Dylan Wiliam said if it’s not challenging, if they are not making any mistakes, then it’s too easy. That they are not learning/growing. And right now, they are learning to use language a certain way. And it’s not easy at all. I mean just like the table…we don’t ask the kids to come to the table because they have it all figured out, right? They come to the table to help each other figure it out. Make sense of things. Refine their thinking. Sure they should be prepared with their own thoughts, assertions and meet everyone wherever they are at with the imagery. They are not supposed to come blank. But they also need time, space, triggers, examples and strategies to try and practice, fail at and succeed.

    But you know all of this. I think you are just tired. And human and still an amazing, inspiring teacher who just wants the best thing for the kids all the time.
    Tomorrow it will be better. Can’t wait to hear about it, bro. #seasons

  6. avatarJohn T. Spencer
    Twitter: johntspencer

    I can appreciate bloggers who tell a story when I know they’re not trying to sell a story. I’m a big fan of humility and an even bigger fan of vulnerability. You showed both in this post and that is why I find it easy to believe your success stories.

    This whole year has been hard for me. I cringe at the utopian statements I see on Twitter and in blogs. But when people are open about what isn’t working, I am reminded that there is no edutopia. Really, there’s not.

  7. avatarMike Kaechele
    Twitter: Mikekaechele

    What has been a struggle for me recently is not just bad days, but broken relationships with students. As much as I work to build relationships with students sometimes things break down because we are human. Many times it is due to factors in their lives outside of school that enter the classroom. The truth is we can’t always reach every kid on the level that we would like to. I am not ok with that and I hope I never am, but the tension can get to me at times.

  8. avatarChris Betcher
    Twitter: betchaboy

    What a beautiful post. Whatever poetry may have been lacking during the day, was certainly made up for in your writing about it.

    It’s hard. We forget sometimes that our students are so young, and that they don’t have the depth of life’s experiences that we do. It’s hard to get them to appreciate the beauty that comes from the stillness on top of a mountain range, or the tranquility that comes from sitting beside a fast flowing stream in a rainforest, because for many of them it’s not something they have any personal experience of. I remember scoffing at my parents when I was a teenager for the way they waxed on and on about many of the places we went that had great natural beauty, I had no idea what they found so awe inspiring about some of the places we went, but now, many years later I do.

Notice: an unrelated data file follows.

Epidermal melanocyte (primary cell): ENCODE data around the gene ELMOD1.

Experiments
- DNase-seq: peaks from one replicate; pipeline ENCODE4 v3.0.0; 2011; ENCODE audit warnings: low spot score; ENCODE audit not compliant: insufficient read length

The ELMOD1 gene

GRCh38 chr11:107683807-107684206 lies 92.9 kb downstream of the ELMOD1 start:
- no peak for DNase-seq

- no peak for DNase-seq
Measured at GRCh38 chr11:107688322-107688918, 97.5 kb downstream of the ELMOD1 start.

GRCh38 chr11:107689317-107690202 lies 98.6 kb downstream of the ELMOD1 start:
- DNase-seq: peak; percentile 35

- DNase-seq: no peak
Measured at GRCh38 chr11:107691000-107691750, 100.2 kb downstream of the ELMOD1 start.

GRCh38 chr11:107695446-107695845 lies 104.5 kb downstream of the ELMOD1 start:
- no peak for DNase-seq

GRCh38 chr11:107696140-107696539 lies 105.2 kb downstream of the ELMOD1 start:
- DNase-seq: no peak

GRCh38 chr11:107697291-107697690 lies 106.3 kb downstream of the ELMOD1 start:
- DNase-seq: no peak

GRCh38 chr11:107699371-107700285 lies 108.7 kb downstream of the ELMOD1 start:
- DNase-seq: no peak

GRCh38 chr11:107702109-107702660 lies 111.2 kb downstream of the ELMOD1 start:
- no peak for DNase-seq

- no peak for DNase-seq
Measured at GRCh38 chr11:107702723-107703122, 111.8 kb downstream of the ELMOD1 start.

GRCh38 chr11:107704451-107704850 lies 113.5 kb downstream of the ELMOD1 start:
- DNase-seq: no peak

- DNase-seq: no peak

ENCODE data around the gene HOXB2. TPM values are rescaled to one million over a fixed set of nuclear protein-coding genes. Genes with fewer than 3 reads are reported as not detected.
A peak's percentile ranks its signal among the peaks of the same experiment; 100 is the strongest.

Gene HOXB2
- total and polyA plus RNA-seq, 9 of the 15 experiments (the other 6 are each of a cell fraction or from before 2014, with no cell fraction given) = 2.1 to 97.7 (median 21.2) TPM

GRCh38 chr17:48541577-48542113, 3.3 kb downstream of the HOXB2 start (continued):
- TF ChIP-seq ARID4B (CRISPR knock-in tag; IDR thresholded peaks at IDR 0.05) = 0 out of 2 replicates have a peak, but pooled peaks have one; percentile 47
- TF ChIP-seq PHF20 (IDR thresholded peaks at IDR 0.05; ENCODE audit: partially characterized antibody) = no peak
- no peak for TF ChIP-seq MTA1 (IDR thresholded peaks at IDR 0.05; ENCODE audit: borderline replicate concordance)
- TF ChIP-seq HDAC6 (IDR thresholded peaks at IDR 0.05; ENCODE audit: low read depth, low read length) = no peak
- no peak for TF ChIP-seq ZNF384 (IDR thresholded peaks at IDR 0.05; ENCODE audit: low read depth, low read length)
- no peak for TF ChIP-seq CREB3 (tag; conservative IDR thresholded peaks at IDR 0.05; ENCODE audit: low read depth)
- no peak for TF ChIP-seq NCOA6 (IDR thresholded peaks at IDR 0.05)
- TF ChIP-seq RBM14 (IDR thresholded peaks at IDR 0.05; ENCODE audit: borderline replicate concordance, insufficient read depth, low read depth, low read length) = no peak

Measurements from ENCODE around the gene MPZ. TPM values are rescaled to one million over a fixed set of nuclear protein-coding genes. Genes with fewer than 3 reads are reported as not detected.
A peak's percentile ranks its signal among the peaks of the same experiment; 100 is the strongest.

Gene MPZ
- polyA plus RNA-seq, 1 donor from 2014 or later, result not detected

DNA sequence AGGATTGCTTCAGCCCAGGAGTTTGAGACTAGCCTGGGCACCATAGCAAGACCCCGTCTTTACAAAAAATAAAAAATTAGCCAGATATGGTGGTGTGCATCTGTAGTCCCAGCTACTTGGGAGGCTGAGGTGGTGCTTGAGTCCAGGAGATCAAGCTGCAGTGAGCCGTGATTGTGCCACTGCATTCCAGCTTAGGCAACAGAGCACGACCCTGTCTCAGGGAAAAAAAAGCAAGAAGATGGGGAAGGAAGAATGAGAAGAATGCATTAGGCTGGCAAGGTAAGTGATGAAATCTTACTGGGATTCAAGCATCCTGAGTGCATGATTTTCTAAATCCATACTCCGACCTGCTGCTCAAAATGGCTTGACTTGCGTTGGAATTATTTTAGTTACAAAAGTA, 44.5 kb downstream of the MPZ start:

All you can know is that you’re planting seeds that will one day grow, and your students will recall the insights and the beauty you tried to help them see. The simultaneously wonderful and frustrating thing about teaching is that the harvest rarely comes in the same season as the planting.

    Hang in there.

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  10. avatarJabiz Post author

    Thank you every one for your kind words and support/ I have had a few great classes since and hope to document those soon. The roller coaster that is teaching continues. I wouldn’t have it any other way.

  11. avatarJanet Abercrombie
    Twitter: jabbacrombie

    ‘Tis the season…to feel ineffective (at least I do). We bloggers DO share our successes in the hopes of inspiring and sharing ideas.

    But sometimes what we all need most is a reminder that it’s okay to not be perfect. I type this as I stare at a pile of papers needing to be marked… :)

  12. avatarJosé-Antonio Femenía

    Inspiration seems to be the word coming into my mind if I put together poetry and teaching… What is inspiration? How do we get inspired? How do inspire each other? Is inspiration something that can be communicated, shared felt together. Inspiration is magic and we need to brainstorm more about it. With colleagues, with students, with our communities. And stay hopeful.
    Thanks for your posts, by the way. Always inspirational.